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Anatomy chapter 13

Which systems work together to supply the body with oxygen and dispose of carbon dioxide
Cardiovascular & Respiratory
The organs of the respiratory system include...
-Smaller branches (bronchioles)
*The respiratory conducting passageways are responsible for...
-Humidity air
-Purify air
-Warm incoming air
-Allowing air to reach the lungs
What is the only externally visible part of the respiratory system?
The nose
Parts of the nose include ....
-Nasal septum
-nasal cavity
-nostrils or external nares
What of the nasal mucosa create a gentle current that moves contaminated mucus toward the throat/pharynx?
The cilia
WHat happens to the contaminated mucus if the ciliated cells in the nasal mucosa are functioning properly?
Moves mucus towards the pharynx --> then swallow
What happens to the contaminated mucus if the ciliated cells in the nasal mucosa are not functioning properly (e.g. if it is very cold)
Cilia becomes sluggish=runny nose
The nasal cavity is surrounded by a ring of...?
Paranasal sinuses
What bones house these sinuses? (4)
-frontal sphernoid
*What is the function of the sinuses?
-moisten air
-produce mucus
-lighten the skull
-act as resonance chambers for speech
What are clusters of lymphatic tissue found in the pharynx?
*List the 3 main types of tonsil tissue?
Adenoids are also called..?
Pharyngeal tonsils
What is another name for the throat?
The windpipe is also known as what?
The Trachea
---- in the trachea propel contaminated mucus toward the ---- to be ----or spat out
Cilia, Pharynx/throat, swallowed
Another name for the voice box
What is the "Adam's apple?"
Shield shaped thyroid cartilage
What protects the superior opening of the larynx therefore restricting anything but air to enter the trachea?
What is the Epiclottus also known as?
the "guardian of the airways"
What is the slit like passageway between the vocal cords?
Formed by the division of the trachea and lead to the right and left lungs respectfully
The right and left Primary Bronchi
Large organs that occupy the entire thoracic cavity and house the alveoli
The base of the lungs rest on
The diaphragm
*The narrow part of the lungs
*Is the apex is located on the most superior or inferior region of each lung?
How many lobes does the right lung have?
How many lobes does the left lung have?
The most central area of the thoracic cavity
The mediastium
The mediastium houses the
Heart, the greater blood vessels, bronchi, esophagus, etc.
*The surface of each lung is covered with a visceral serosa called the pulmonary or
Visceral pleura
The walls of the thoracic cavity are lined by the
Parietal pleura
THe fluid secreted by the membranes allows the
Lungs to glide over the thorax wall during breathing.
It also allows the layers to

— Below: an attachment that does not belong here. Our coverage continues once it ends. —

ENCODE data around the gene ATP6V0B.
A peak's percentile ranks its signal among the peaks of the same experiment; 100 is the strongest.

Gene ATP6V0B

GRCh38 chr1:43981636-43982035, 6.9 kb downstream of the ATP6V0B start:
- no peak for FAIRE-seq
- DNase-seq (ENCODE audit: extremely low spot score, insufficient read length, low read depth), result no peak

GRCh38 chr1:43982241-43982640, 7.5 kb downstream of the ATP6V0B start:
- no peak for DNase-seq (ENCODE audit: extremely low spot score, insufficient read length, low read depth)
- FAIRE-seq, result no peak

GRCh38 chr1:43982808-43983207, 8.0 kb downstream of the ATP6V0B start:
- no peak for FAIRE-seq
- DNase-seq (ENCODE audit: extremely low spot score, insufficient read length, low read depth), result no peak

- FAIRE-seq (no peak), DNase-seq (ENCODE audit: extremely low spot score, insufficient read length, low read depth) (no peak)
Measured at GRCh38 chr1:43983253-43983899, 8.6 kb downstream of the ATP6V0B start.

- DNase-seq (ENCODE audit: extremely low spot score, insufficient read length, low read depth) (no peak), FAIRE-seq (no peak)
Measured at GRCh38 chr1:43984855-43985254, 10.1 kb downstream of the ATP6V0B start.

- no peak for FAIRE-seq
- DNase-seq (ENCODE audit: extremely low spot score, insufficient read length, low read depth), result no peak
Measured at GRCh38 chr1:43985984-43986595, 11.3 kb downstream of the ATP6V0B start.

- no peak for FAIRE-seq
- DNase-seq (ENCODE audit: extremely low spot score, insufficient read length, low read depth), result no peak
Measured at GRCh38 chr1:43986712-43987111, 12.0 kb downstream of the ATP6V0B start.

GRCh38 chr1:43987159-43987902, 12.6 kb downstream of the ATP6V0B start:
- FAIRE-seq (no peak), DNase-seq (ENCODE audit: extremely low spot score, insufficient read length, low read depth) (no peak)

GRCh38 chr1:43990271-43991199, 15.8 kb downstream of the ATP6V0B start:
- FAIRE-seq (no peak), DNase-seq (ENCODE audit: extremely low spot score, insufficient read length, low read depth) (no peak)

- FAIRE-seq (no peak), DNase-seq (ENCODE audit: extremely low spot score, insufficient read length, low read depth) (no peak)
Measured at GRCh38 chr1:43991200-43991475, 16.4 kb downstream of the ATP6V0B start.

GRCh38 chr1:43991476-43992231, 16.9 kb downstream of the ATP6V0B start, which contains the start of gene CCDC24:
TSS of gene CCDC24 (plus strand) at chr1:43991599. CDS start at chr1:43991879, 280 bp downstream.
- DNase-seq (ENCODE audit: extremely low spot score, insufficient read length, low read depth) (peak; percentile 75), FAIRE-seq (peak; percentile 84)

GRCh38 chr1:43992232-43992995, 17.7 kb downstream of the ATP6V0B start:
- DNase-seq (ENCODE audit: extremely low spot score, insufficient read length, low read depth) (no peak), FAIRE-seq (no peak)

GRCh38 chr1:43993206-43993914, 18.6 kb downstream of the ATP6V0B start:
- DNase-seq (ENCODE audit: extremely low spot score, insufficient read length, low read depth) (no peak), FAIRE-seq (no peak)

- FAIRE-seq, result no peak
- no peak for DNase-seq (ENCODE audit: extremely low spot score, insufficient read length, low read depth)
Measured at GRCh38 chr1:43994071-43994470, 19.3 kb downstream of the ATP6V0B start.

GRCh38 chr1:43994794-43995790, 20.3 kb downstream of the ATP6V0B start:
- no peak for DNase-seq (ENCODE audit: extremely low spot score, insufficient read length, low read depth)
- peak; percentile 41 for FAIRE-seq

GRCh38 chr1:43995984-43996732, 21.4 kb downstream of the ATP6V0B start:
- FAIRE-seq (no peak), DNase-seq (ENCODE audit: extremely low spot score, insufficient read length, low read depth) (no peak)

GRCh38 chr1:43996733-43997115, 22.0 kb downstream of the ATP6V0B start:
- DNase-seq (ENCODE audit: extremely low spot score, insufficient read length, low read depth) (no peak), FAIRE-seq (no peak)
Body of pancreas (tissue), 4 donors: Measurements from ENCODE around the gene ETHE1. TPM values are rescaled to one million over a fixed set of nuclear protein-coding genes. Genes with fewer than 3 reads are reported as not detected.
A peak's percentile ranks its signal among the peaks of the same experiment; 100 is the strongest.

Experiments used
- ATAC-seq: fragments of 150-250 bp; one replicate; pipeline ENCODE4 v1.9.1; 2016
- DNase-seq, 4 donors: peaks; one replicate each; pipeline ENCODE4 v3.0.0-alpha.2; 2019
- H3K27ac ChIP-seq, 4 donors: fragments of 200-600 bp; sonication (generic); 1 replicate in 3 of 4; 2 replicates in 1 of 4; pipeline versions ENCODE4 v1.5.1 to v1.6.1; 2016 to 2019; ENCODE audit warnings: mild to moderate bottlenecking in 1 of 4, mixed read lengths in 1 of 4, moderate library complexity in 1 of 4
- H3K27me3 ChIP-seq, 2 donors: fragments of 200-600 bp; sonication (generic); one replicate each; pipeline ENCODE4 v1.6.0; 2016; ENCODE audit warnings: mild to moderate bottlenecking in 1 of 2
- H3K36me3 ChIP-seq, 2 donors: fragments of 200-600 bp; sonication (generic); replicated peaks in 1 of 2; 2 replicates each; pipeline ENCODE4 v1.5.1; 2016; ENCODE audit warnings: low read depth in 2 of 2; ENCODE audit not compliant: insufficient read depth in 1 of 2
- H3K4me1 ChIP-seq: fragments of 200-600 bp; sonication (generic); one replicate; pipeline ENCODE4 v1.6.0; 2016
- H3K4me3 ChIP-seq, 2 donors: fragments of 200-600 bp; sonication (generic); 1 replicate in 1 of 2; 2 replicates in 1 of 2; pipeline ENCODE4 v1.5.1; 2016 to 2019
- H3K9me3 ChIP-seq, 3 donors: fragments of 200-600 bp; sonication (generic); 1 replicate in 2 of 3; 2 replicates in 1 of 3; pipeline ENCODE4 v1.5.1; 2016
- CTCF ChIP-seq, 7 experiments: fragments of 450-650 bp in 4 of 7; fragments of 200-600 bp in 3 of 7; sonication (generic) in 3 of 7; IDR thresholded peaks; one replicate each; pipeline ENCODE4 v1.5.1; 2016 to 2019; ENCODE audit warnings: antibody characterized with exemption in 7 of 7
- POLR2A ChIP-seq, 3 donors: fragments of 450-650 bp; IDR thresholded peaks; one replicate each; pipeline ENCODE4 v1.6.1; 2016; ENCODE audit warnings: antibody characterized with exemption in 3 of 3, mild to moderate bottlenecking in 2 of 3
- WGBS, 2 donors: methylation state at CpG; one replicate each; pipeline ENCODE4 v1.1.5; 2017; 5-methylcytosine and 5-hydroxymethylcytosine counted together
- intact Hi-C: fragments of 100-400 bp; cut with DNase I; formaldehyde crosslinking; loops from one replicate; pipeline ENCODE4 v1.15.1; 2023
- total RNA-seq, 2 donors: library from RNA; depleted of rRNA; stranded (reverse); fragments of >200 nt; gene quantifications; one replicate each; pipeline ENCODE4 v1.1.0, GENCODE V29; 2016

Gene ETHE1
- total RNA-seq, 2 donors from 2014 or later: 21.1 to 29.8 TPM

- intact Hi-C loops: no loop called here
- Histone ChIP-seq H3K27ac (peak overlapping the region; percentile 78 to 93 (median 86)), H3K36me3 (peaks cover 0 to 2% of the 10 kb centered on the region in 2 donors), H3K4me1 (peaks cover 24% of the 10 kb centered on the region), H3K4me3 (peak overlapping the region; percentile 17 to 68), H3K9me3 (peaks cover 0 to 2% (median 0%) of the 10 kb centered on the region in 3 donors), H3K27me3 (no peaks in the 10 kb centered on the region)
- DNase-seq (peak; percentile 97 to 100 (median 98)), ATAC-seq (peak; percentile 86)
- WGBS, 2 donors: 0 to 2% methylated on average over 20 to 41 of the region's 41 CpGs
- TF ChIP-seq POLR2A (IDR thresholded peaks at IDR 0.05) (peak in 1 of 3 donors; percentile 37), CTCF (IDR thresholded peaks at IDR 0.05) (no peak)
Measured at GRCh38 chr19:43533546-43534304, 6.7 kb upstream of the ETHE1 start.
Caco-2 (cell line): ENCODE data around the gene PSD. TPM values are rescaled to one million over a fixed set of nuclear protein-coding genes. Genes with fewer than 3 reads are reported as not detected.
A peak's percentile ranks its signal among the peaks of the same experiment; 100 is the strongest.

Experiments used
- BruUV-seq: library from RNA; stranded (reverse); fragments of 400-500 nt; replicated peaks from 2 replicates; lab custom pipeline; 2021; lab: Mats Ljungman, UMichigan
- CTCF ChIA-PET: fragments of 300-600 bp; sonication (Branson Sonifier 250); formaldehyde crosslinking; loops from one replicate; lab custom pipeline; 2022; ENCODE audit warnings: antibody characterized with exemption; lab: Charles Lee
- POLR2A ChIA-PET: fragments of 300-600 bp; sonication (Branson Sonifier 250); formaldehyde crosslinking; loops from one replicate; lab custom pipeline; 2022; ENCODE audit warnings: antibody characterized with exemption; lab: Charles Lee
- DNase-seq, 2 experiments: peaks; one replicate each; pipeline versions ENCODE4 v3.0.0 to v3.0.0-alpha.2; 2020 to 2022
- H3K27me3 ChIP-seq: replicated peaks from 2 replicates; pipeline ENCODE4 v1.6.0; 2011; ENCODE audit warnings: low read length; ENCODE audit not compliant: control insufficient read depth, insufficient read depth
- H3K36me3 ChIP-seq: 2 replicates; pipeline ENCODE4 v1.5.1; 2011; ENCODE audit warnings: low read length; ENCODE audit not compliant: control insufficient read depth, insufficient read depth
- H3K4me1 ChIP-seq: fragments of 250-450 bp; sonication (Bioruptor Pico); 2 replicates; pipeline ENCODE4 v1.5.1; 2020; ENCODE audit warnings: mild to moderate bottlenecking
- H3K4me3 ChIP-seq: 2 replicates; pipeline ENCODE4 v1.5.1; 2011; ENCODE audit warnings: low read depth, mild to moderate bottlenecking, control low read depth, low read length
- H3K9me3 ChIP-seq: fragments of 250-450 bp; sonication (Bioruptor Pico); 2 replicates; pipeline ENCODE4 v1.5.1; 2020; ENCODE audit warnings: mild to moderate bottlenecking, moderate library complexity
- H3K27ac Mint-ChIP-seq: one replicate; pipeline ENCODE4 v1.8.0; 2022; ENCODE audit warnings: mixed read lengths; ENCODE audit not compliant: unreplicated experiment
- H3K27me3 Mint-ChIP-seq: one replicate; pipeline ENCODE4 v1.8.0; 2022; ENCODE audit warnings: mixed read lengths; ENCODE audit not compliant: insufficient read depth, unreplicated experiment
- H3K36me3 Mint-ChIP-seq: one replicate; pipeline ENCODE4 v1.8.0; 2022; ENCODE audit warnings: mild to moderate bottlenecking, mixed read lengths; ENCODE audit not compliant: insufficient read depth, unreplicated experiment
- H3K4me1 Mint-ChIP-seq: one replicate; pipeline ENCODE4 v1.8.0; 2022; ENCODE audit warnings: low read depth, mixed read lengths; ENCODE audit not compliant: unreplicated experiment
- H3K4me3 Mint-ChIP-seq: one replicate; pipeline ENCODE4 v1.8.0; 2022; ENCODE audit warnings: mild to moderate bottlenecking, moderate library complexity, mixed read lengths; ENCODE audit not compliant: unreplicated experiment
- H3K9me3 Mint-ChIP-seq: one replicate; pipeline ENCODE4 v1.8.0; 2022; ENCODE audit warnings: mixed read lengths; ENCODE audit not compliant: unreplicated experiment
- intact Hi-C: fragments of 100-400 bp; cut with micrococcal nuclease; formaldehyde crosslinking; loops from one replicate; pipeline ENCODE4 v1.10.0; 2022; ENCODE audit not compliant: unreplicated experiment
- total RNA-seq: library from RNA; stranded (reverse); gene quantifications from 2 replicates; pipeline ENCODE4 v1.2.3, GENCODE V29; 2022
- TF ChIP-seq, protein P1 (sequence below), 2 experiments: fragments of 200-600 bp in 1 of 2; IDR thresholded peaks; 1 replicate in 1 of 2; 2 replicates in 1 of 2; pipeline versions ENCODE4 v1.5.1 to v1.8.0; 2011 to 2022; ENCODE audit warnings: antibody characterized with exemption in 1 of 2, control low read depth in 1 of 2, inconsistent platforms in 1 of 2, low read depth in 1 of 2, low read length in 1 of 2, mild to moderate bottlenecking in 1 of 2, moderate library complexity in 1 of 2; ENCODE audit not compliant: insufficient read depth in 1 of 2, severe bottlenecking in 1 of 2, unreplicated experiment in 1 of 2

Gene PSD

cling together
What can easily slide past one another, but strongly resist being pulled apart?
Serve as conduits to and from the respiratory zone
The conducting zone
Smallest conducting passageways of this system
The only site of gas exchange
The respiratory zone
The respiratory zone includes the following structures:
-Alveolar ducts
-Alveolar sacs
Gas exchange occurs by simple
Air moving in and out of the lungs
Pulmonary ventilation
The total amount of exchangeable air
Vital Capacity
*List the 4 distinct events that occur during respiration
-Pulmonary ventilation
-external respiration
-respiratory gas transport
-enternal respiration
pulmonary ventilation
Gas exchange between pulmonary blood and alveoli
External respiration
O2 and CO2 carried to/from lungs by the bloodstream
Respiratory gas transport
Gas exchange between capillaries and tissue cells
Enternal respiration
Air flowing in (inhaling) is also known as
Air leaving (exhaling) is also known as
The amount of air coming into and out of the lungs with each breath during normal breathing
Tidal Volume (TV)
The amount of air forcibly taken in above TV
Inspiratory Reserve Volume
The amount of air forced out during a deep breath out
Expiratory Reserve Volume
Cannot be voluntarily forced out and remains in the lungs
Residual volume
Extremely slow breathing
Extremely fast breathing
Oxygen is transported in the blood in 2 ways
On red blood cells as oxyhemoglobin
and a small amount dissolved in the plasma
Most carbon dioxide is transported in plasma as
Bicarbonite ion
The bluish cast that results from inadequate oxygenation (---) of the tissues is called?
(hypoxia) cyanosis
*Normal breathing is called
*Cessation of breathing
*The condition that leads to death of many full term newborn infants is called
A group of diseases exemplified by chronic bronchitis and emphysema and is major cause of death & disability in the US
Chronic Obstructive Pulmonary Disease (COPD)
*Emphysema causes the following:
-Barrel chest
-decreased lung elasticity
-lung fibrosis
-enlarged alveoli
*Caused by the inhalation of food or other foreign substances into the lungs, thus leading to pneumonia
Aspiration pneumonia
*Involves using the uvula to close the oral cavity off from the pharynx in order to clear the upper respiratory passages
*Sudden inspirations resulting from spasms of the diaphragm are
*Formerly believed to be triggered by low oxygen. It is a deep inspiration that ventilates all the alveoli
*An act to clear the lower respiratory passageways
*Primarily an emotionally induced mechanism that involves the release of air in a number of short breaths, similar to laughing
*An emotionally induced response that produces air movements similar to crying